WRI Graph

Success ultimately depends on international cooperation, which will hopefully be encouraged by the IPCC’s grim report and the looming PA Global Stocktake (GST) in 2023.  In the wake of devastating hurricanes, typhoons, and the SR15, it’s hard to ignore both the climate and leading climate scientists urging us to take deliberate, collective action to help create a more equitable and livable future for all of Earth’s inhabitants.

In Decision 1/CP.21, paragraph 20 decides to convene a “facilitative dialogue” among the Parties in 2018, to take stock in relation to progress towards the long-term goal referred to in Article 4 of the PA.  Later renamed the Talanoa Dialogue, these talks have set preparations into motion and are helping Parties gear up for the formal GST, with the aim of answering three key questions: Where are we? Where do we want to go? How will we get there?

Discussion about the implications of SR15 will be held at COP24, where round table discussions in the political phase of the dialogue will address the question, “how do we get there?”

It won’t be by continuing business as usual.

 


Science and Adaptation: Prevention is the Key

Cyclone_NargisCOP23 is significantly emphasizing the impact of extreme weather on climate change adaptation. This issue is even more prevalent with the major weather events that have occurred in the past several months: intense hurricanes in the Caribbean and the southern United States, flooding in South East Asia, and severe drought on the West Coast of the U.S. and northern China. In the opening plenary of the COP23, the Secretary-General of the World Meteorological Organization (WMO) laid out our past and our future projections: the outlook was grim. This past year was one of three hottest years on record, with these past five years being the warmest average since the WMO began monitoring in the 1850’s. And unfortunately, these severe weather events tend to impact the most vulnerable communities in the world.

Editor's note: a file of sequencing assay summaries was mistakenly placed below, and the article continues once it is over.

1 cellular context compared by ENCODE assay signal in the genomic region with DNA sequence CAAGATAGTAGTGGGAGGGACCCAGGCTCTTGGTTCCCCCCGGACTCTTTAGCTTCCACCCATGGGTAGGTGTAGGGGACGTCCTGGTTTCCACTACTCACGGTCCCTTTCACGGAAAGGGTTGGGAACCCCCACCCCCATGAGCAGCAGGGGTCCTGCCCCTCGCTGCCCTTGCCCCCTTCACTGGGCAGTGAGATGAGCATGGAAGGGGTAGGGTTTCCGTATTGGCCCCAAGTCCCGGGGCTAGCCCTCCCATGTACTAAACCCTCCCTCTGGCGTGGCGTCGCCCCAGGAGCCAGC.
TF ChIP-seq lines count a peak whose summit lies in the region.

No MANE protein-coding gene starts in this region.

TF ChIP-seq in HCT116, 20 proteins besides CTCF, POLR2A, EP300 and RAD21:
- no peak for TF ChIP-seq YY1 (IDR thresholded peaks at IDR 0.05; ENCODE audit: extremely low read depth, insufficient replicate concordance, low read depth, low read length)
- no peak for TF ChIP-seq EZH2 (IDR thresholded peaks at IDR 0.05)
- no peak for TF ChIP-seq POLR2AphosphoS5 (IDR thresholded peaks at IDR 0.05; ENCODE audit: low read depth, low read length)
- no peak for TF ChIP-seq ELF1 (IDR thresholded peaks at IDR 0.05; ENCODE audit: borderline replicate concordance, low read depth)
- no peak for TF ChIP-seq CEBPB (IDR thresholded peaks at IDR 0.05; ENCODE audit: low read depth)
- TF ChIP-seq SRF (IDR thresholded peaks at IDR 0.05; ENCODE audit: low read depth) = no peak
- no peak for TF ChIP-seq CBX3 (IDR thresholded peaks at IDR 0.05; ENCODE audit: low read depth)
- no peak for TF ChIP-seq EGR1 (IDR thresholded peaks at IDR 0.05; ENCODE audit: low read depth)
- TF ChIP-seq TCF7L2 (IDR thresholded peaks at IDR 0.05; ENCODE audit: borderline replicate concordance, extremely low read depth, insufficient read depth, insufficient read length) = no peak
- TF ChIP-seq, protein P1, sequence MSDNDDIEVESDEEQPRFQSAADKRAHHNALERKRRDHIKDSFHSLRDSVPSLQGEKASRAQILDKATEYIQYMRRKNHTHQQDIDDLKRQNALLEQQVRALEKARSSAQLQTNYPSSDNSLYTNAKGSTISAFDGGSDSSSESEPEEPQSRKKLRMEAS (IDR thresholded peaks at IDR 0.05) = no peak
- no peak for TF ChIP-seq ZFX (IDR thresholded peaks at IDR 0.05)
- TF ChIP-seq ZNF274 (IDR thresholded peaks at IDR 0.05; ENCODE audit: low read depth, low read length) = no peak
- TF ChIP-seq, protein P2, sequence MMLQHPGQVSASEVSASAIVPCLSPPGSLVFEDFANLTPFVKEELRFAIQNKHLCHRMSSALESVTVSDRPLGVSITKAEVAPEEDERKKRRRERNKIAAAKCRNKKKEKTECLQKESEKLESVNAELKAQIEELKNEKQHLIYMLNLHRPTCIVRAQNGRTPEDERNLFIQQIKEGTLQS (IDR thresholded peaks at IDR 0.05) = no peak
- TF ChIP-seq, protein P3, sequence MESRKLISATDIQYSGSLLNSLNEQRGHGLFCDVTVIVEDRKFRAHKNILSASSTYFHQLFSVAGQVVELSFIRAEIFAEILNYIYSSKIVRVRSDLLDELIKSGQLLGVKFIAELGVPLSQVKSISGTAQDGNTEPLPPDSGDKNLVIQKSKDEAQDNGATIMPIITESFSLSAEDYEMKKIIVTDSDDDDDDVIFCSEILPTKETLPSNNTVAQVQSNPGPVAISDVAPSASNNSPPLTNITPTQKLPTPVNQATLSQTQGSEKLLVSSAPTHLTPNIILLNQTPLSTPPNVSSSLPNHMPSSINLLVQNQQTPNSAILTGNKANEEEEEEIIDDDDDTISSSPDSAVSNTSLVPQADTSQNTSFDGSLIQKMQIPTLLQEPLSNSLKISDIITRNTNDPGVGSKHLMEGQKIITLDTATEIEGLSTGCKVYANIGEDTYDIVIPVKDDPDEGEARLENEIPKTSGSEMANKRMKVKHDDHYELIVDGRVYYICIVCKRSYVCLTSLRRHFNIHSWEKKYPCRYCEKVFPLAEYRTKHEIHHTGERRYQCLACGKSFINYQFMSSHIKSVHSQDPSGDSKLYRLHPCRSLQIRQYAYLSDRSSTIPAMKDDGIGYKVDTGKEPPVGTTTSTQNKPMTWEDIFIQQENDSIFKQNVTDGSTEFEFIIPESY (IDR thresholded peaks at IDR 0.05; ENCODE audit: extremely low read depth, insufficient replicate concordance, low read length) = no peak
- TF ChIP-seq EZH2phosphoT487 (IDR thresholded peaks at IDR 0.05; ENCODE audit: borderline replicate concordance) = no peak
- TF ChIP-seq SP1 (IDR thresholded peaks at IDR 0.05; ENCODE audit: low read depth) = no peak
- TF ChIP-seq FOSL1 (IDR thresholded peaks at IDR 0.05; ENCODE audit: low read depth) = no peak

The majority of hungry people live in the most disaster-prone areas of the world, creating an ever-continuous cycle of lack of food and further destruction. But these disasters are usually predictable: we can predict floods, typhoons, and droughts. Science has created a system of which we have a better understanding of how these systems work, when they will come, the effect they will have, and potential steps we can take to avoid their impact.

global-temp-and-co2-1880-2009Article 7.7(c) of the Paris Agreement emphasizes adaptation to climate change, specifically with respect to increased technology and science to prevent the impacts of climate change. But the first step to prevention is warning. The Global Climate Observing System has determined seven global climate indicators to assist in the determination of the status of climate change. These indicators include surface temperature, ocean warming, atmospheric CO2, ocean acidification, sea level rise, glacier mass balance, Arctic and Antarctic sea ice level. These indicators give scientists better understanding and mechanisms of the impacts of climate change. Policymakers and scientists can then turn around and implement these impacts into cohesive plans to adapt to the ever-increasing harm from climate change, using these indicators to better predict where future harms will likely occur.